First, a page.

Driver Safety Programs Want to offer something unique in your community? Toyota has also released a virtual reality driving simulator to instruct teens about the dangers of distracted driving. The simulation allows users to have the feel of driving, and attempts to distract them with simulated text messages and virtual friends in the back seat.

Field Trips Recently, Google released a beta version of Google Exhibitions Pioneer Program, What has been up to now a limited program where schools signed up, and then waited for a visit from the Google team is now available on Android. There is a little waiting involved, but you can sign up to be a beta tester here, and the process is faster than it once was.


But what does this cost the average library? Well, there are a couple affordable options that won’t break the bank. While the Oculus Rift, which provides an intense VR experience, is out of the range of most organizations and requires a fairly powerful PC to run, there are simpler, consumer-oriented systems that cost much less.

Samsung Gear VR Samsung offers a relatively affordable virtual reality system powered by your phone. The advantage it has over many others is that it was developed with Oculus, and uses apps available exclusively to that operating system. The clear disadvantage is that it works only with certain Samsung phones, at least so far.

Another option, the Zeis VR One, has trays compatible with iPhone or Samsung Devices. It is likely that, similar to other devices, templates will be created for other devices that can be 3D printed by the consumer—another opportunity for libraries with this type of lab to get patrons through the door.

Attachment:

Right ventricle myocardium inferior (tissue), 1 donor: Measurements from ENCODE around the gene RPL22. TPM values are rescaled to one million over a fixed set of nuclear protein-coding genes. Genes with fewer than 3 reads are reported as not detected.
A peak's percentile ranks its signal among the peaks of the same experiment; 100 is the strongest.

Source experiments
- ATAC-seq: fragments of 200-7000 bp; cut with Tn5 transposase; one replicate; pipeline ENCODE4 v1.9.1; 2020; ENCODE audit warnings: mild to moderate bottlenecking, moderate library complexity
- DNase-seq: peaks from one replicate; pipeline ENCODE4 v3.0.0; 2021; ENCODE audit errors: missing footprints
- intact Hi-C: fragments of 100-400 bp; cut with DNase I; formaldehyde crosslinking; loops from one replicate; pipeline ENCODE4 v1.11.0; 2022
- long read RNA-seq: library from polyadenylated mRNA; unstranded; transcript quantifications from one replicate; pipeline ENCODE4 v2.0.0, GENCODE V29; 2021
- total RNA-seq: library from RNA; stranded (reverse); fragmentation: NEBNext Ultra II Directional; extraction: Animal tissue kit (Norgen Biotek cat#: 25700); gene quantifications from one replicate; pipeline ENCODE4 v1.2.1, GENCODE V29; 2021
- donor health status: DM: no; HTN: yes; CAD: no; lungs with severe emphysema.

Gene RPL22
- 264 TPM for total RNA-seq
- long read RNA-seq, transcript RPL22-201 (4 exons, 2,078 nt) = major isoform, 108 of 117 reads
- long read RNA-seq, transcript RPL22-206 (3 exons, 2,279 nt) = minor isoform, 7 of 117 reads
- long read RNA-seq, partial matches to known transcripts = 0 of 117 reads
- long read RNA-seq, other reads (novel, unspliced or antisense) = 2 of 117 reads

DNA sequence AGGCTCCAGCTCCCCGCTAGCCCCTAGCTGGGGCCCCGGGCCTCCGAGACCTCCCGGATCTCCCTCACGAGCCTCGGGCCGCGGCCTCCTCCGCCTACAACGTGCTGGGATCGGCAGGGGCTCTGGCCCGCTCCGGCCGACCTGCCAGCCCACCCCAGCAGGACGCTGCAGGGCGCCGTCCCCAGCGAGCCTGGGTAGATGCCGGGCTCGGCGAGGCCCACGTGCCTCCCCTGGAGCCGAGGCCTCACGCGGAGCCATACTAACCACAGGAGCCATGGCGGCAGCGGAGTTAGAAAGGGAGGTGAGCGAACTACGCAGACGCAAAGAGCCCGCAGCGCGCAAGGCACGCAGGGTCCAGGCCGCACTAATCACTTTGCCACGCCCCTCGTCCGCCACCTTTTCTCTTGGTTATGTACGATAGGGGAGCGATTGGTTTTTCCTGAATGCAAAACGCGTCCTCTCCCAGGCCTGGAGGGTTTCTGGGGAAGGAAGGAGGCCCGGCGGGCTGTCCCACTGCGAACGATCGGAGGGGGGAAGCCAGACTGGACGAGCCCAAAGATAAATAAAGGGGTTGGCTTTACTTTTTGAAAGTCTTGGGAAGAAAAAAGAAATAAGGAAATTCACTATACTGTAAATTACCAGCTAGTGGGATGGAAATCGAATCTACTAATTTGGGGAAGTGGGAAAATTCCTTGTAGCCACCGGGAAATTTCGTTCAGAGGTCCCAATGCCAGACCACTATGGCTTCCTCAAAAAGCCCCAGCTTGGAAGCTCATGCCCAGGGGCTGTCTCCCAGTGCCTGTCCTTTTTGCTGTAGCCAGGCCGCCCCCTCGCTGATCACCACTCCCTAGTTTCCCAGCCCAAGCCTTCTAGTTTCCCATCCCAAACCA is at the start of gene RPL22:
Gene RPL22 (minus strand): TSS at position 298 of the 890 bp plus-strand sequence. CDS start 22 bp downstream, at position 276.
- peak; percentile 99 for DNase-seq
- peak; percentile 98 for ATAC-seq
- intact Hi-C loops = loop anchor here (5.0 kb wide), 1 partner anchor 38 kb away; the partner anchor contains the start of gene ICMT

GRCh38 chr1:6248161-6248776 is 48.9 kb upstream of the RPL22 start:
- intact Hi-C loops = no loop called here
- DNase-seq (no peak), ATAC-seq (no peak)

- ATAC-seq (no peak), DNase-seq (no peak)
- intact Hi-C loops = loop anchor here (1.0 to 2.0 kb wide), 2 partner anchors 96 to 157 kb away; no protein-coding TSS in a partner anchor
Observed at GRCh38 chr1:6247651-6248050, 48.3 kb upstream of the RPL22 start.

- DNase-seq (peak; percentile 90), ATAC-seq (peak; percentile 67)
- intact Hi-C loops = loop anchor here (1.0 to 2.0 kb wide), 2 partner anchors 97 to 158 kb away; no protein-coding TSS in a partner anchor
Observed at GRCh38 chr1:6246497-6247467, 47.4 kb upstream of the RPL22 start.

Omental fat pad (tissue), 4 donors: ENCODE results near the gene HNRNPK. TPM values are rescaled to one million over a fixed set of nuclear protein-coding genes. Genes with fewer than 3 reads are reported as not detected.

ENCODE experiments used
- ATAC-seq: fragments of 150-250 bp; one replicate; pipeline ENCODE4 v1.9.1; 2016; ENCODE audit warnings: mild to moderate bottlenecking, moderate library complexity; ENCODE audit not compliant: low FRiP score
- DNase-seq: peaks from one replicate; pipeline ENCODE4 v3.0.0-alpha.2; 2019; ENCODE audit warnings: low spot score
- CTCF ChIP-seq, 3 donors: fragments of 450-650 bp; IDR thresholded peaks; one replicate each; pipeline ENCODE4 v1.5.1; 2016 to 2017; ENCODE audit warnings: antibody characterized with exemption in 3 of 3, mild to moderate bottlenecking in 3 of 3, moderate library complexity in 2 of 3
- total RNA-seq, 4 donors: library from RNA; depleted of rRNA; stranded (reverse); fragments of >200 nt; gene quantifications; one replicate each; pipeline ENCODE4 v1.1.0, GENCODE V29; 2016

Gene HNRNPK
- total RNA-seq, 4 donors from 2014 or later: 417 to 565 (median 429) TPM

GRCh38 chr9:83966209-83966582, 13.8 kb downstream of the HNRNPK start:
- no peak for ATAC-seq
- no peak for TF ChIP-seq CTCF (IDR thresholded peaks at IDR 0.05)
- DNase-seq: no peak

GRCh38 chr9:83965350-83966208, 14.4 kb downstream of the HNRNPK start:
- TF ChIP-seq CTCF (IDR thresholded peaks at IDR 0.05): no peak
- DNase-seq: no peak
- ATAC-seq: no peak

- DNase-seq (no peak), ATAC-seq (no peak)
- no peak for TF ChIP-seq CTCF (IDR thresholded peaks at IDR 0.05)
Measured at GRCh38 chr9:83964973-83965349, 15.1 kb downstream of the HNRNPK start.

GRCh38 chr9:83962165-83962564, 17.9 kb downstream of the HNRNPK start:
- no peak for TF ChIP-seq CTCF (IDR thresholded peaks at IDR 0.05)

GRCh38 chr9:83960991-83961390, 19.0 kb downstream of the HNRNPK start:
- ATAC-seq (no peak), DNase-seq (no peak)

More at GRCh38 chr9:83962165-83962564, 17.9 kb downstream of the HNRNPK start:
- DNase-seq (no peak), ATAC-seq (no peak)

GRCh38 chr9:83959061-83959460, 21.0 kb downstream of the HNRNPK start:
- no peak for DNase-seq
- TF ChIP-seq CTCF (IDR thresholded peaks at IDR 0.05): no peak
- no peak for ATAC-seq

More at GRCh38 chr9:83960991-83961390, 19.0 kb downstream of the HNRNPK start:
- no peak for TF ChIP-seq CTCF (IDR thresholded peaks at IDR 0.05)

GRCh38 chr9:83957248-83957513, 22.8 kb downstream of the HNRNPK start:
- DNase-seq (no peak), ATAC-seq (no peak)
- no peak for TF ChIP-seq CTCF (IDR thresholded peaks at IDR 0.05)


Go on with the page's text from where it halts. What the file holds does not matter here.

Google Cardboard By far the simplest and most varied of devices; there are several variations of Google Cardboard on the market, and several templates available online that can be 3D printed. Working with the Google platform has other advantages as well. The company is already working with educators and libraries with apps and games designed for specifically for education, with some specifically for library use not far behind.

There are also templates for making your own Google Cardboard from, well, cardboard. The instructions are relatively simple and make a great craft project. As more apps and games are developed, there will be more and more uses of VR in libraries, and affordable options to implement programs.

A note on Augmented reality: While virtual stacks and tours of libraries are cool, Augmented or Altered reality may have more impact on libraries than simple Virtual reality. Using a camera in conjunction with the software, reality as the user sees it is altered in some way, while they can still move around freely. A user could use a virtual card catalog or indexed search, and a colored line could lead them through the stacks to their selection.

Sound like science fiction? Well, it all does, to a certain extent. However, rapid advances are making what once seemed far-fetched a reality. Like many things, libraries will have to adapt again to a new digital format. What role virtual and augmented reality will play in the library, if any, is still uncertain.


1 Jeff Peachey. “Virtual Reality in the Library,” jeff peachey [blog], January 19, 2016.